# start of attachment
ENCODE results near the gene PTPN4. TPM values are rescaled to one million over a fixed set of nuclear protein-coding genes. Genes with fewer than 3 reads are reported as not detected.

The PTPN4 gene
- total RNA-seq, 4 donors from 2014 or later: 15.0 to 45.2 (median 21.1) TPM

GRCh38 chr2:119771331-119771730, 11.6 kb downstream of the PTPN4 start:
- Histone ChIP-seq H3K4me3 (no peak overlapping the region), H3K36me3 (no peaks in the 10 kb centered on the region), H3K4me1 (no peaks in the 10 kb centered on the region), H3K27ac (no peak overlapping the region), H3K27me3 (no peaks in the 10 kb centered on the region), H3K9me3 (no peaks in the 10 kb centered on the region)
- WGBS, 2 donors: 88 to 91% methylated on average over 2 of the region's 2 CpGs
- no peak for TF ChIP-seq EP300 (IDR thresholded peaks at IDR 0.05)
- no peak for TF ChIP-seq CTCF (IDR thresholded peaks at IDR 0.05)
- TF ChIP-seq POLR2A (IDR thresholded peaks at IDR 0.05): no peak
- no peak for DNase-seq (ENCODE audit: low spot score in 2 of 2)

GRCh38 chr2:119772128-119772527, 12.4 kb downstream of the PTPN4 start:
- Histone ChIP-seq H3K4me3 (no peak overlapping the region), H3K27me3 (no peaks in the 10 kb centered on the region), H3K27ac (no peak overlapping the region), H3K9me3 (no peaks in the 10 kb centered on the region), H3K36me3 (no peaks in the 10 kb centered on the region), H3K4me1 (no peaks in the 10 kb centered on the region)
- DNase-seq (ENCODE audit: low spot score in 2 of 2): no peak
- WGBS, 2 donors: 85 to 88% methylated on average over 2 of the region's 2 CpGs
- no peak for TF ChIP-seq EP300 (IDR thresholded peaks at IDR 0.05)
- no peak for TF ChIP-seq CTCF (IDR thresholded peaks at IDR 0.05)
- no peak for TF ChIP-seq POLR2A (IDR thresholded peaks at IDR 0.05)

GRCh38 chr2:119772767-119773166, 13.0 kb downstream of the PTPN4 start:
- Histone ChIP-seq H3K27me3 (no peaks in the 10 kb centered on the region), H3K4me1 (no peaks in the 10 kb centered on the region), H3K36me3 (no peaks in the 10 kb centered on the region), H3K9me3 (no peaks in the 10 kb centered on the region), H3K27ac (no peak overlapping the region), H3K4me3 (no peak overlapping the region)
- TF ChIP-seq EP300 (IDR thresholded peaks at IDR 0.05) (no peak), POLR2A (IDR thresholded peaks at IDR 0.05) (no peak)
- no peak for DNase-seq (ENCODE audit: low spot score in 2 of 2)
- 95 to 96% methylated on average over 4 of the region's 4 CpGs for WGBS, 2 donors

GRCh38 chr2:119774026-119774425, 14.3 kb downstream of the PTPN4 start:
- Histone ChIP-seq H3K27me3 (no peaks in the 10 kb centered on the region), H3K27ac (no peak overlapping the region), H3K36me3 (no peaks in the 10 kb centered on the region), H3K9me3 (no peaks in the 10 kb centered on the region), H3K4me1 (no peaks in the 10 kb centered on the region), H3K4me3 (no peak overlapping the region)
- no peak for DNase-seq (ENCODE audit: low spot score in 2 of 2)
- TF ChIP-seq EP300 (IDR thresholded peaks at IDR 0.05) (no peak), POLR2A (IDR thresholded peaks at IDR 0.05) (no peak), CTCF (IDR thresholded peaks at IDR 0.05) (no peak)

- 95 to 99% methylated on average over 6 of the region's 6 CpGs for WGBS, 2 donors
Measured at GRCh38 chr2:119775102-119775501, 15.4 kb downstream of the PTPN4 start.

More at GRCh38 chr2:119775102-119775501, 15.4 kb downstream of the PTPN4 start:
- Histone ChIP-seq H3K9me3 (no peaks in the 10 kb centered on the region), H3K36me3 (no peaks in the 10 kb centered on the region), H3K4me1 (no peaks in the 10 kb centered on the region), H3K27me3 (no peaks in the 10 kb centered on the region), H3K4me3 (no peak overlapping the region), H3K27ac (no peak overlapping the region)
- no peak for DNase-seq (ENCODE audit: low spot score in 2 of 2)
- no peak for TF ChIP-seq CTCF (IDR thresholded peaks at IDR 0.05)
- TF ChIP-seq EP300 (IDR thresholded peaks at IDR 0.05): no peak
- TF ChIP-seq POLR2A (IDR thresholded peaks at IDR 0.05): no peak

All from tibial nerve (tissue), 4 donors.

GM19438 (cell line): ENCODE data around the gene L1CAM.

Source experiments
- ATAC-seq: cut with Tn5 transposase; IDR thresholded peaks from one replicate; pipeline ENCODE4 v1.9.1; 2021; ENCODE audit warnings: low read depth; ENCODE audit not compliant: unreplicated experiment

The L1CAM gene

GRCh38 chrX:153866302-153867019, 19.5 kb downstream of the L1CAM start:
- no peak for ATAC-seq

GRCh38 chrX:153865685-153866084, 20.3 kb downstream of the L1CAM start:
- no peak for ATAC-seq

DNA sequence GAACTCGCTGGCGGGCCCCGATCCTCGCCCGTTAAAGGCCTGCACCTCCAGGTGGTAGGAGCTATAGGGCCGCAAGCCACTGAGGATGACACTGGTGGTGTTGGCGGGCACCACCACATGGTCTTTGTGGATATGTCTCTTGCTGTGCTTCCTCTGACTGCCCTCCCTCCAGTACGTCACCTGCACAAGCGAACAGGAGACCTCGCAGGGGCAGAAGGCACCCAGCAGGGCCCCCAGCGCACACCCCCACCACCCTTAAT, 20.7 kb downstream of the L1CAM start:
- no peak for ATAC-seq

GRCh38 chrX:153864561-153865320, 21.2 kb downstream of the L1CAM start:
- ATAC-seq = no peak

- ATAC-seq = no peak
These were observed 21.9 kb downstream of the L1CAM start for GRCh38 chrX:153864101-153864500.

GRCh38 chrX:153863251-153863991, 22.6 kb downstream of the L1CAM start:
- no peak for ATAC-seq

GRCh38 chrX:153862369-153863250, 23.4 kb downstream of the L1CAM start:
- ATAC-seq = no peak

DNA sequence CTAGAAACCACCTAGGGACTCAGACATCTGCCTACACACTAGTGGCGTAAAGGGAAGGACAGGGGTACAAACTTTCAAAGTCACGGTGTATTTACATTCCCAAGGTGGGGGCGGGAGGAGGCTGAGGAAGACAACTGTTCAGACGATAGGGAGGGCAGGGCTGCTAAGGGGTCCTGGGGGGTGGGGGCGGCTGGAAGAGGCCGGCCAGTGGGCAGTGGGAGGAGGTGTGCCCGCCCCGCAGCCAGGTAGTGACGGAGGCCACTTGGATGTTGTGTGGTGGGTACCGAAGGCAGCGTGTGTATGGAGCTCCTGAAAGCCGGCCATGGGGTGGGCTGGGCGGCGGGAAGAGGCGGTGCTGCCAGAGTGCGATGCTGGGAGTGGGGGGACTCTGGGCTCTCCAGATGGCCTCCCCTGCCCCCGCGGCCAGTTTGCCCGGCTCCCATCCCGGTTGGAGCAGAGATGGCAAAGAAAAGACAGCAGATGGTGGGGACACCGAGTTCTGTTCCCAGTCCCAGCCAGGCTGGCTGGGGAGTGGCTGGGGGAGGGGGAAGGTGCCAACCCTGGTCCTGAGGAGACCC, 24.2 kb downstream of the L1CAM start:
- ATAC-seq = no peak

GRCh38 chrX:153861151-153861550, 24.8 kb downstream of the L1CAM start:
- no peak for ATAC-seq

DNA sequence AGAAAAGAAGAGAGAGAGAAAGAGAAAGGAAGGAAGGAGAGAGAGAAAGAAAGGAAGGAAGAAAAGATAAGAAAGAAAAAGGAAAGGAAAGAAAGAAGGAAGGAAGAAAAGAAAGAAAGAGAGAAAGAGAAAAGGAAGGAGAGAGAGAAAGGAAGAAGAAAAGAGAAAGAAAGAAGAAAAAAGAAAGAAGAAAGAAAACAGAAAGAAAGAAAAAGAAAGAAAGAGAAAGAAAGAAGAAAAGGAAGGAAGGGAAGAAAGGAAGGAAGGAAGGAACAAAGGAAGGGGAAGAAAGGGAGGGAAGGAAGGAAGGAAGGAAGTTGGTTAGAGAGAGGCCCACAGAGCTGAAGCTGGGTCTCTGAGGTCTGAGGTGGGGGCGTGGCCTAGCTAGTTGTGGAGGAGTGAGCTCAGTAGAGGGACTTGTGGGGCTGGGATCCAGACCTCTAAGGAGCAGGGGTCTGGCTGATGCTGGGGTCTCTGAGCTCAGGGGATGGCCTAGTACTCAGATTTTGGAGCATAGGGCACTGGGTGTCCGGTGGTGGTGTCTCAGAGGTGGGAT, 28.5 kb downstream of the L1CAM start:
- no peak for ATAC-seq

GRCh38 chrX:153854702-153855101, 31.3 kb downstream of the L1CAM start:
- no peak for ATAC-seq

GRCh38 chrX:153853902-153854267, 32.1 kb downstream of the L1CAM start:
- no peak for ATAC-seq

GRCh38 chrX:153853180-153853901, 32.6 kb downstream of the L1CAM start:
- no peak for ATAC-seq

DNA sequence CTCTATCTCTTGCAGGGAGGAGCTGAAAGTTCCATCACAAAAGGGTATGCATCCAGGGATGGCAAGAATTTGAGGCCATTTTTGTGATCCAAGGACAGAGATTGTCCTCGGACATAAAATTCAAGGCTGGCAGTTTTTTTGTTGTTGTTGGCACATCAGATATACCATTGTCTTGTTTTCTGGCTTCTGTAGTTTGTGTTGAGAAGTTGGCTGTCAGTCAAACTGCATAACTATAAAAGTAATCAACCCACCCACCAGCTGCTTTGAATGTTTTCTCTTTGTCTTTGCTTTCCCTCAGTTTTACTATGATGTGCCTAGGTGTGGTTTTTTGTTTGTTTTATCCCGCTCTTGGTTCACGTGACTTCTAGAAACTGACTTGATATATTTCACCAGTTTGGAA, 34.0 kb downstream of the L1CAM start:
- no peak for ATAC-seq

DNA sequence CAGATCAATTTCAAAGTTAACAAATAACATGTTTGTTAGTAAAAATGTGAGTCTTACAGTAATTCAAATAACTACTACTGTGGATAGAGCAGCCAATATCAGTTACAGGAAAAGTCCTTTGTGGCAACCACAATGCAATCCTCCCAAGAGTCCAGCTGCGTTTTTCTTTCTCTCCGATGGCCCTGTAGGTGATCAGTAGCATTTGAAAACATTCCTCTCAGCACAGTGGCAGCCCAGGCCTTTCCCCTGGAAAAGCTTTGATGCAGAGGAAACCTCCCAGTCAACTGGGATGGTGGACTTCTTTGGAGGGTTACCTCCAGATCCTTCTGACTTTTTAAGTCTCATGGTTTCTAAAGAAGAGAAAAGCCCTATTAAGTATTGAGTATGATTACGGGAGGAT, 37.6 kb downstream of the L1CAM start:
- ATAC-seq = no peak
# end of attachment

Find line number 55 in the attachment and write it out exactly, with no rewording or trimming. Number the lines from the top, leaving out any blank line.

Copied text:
- ATAC-seq = no peak